The first book I picked up, although the last that I finished reading, was The Well-Trained Mind: A Guide to Classical Education at Home by Susan Wise Bauer and Jessie Wise, a mother-daughter team. Jessie home schooled Susan and in her turn Susan is home schooling her children.
This is an outline for a classical curriculum follow the model of the trivium: grammar, logic, and rhetoric. Roughly, they divide education into three stages. From about first through fourth grade the child is in the grammar stage and their developmental aptitude is for memorization. This is the time to teach them facts, rules, etc. You are laying down the foundations for other learning. From about fifth through eighth grade is the logic stage when the child starts to be capable of abstract thought. Now they learn to analyze, to ask why things happen, to understand cause and effect and to see relationships between different areas of knowledge. Then in the high school years, ninth through twelfth, they are in the rhetorical stage, and expression of their own ideas in well-crafted language building on the first two stages.
In general I know that I lean toward a classical model of education. The trivium makes sense to me as it follows the child’s own development. Of course the great thing about homeschooling is that you can tailor your curriculum to each child’s actual stage of development. Thus you are able to forestall the frustration of the child who is being pushed beyond his current abilities as well as the boredom of a child who is not being challenged enough.
The authors “suggest that the twelve years of education consist of three repetitions of the same four-year pattern: the ancients (500 BC-AD 400), the medieval period through the early Renaissance (400-600), the late Renaissance through early modern times (1600-1850), and modern times (1850-present).” I like this model, though I have seen others suggested. Domenic doesn’t like it so much. He’d like to see American history given its own focus rather than incorporated into world history.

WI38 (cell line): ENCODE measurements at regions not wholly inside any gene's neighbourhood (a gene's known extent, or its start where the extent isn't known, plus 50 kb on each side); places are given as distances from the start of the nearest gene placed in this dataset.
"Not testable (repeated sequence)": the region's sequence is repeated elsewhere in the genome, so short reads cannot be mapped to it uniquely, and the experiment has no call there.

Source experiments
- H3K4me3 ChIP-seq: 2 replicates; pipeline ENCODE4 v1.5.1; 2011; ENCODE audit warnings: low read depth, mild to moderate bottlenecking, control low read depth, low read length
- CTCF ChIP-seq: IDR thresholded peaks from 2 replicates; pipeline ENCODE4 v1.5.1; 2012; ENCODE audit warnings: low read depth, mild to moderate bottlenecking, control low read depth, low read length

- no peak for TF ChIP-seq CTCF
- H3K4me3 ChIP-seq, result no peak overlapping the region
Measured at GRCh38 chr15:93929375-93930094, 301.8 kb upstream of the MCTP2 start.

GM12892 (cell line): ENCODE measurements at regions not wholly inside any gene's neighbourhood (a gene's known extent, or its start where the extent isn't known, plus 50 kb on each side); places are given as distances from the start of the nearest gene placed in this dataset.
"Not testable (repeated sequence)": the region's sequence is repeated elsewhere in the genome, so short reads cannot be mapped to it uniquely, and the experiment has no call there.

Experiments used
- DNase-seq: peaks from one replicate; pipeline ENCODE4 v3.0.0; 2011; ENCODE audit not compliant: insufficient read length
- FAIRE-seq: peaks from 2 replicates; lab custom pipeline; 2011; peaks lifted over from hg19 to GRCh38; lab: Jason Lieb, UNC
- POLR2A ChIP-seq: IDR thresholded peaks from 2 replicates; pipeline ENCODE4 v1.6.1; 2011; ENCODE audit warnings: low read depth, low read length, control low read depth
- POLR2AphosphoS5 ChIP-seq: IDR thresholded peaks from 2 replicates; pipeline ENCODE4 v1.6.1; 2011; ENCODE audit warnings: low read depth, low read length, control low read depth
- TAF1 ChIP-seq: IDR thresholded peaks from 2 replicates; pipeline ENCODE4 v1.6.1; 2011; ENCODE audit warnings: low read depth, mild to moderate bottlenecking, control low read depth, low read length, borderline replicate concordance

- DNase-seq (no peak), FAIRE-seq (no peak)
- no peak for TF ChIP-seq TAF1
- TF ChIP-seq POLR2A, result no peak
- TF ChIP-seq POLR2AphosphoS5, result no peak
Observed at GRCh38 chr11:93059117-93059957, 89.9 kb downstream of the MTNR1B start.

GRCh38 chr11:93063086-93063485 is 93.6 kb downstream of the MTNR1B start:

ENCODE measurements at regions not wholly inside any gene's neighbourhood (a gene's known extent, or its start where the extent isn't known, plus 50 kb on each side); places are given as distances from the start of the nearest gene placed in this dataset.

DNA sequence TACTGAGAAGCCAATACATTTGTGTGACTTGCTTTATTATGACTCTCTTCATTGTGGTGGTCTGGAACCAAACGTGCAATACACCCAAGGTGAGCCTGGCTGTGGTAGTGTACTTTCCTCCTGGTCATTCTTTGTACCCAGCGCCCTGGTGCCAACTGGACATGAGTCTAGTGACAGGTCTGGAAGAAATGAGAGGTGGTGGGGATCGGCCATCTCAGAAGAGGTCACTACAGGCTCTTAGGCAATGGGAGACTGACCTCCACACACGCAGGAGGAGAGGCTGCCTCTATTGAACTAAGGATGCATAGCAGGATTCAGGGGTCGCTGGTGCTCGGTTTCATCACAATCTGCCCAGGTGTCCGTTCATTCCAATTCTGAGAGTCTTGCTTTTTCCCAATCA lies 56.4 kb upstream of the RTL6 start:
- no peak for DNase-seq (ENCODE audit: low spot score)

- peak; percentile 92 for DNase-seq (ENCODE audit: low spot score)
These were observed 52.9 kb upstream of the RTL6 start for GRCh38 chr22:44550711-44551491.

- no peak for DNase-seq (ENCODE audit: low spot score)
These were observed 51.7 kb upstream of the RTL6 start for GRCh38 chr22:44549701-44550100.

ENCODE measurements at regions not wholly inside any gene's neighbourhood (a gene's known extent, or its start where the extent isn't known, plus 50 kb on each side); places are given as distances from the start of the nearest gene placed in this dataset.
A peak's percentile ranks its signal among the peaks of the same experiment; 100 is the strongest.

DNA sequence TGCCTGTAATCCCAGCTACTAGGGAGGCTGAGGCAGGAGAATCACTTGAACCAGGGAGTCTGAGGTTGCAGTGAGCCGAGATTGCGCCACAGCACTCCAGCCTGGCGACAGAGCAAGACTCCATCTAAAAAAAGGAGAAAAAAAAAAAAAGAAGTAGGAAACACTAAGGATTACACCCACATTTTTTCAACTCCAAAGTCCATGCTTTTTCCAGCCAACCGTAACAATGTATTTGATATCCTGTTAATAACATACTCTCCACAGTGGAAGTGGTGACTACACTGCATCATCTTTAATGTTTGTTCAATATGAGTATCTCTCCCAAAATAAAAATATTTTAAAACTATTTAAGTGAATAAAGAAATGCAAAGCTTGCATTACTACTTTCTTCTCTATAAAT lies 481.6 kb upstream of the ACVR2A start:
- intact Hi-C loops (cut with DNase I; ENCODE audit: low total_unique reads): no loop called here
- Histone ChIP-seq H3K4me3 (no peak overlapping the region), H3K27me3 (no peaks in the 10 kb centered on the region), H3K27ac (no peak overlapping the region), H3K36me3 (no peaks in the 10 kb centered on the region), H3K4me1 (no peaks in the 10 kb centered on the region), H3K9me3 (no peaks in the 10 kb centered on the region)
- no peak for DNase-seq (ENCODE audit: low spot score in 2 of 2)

Obviously, you would start off simple and get more complex with each repetition. In the first stage the child learns stories and memorizes facts such as names and dates; in the second stage the focus is on cause and effect, relationships; in the thrid stage they are equipped to express conclusions. Other subjects in the curriculm are linked to history. At all times the focus is on primary sources, especially biography and literature. They also link science: beginning with biology, then earth science and astronomy, then chemistry and finally physics. Roughly corresponding to historical development in these fields.
I especially like the emphasis on reading literature and primary sources. This forms the imagination and is a much more effective way of teaching history than learning disconnected facts. It introduces them early to the methodology of true scholarship and makes education a voyage of discovery.
The book gives many long reading lists and several curriculum suggestions for each subject at each grade level. It is more a reference book than a book to be read straight through. I didn’t read every bit but skimmed through the lists and read the intruductory and explanatory passages in each section.
The authors present a secular curriculum in that they do not write specifically for any one faith tradition. But they do emphasize the importance of incorporating religious education into the curriculum. They do suggest some materials that are specifically Christian and when they do they always note that fact and generally specify how the content is affected (such as Bible verses in a math workbook).
Mostly because it isn’t specifically Catholic and because we still haven’t decided about the structure we want to follow for history study, I think I’d find this book most helpful as a reference resource. I doubt I would use it as a roadmap to closely map out a path. But then it is designed to be either.
I borrowed the revised edition from the library. I think since it will be four or five years before I start buying curriculum material, that I will put off purchasing this book until closer to that point because it is possible another revision will come out with more updated lists.
Other suggestions I liked: the use of timelines constructed by the student; the use of binders to organize student portfolios for each year’s study so the student may review what she’s learned and the parent has a solid record of academic achievement. They also have some good suggestions for projects, and I like some of the suggestions for structure and scheduling.
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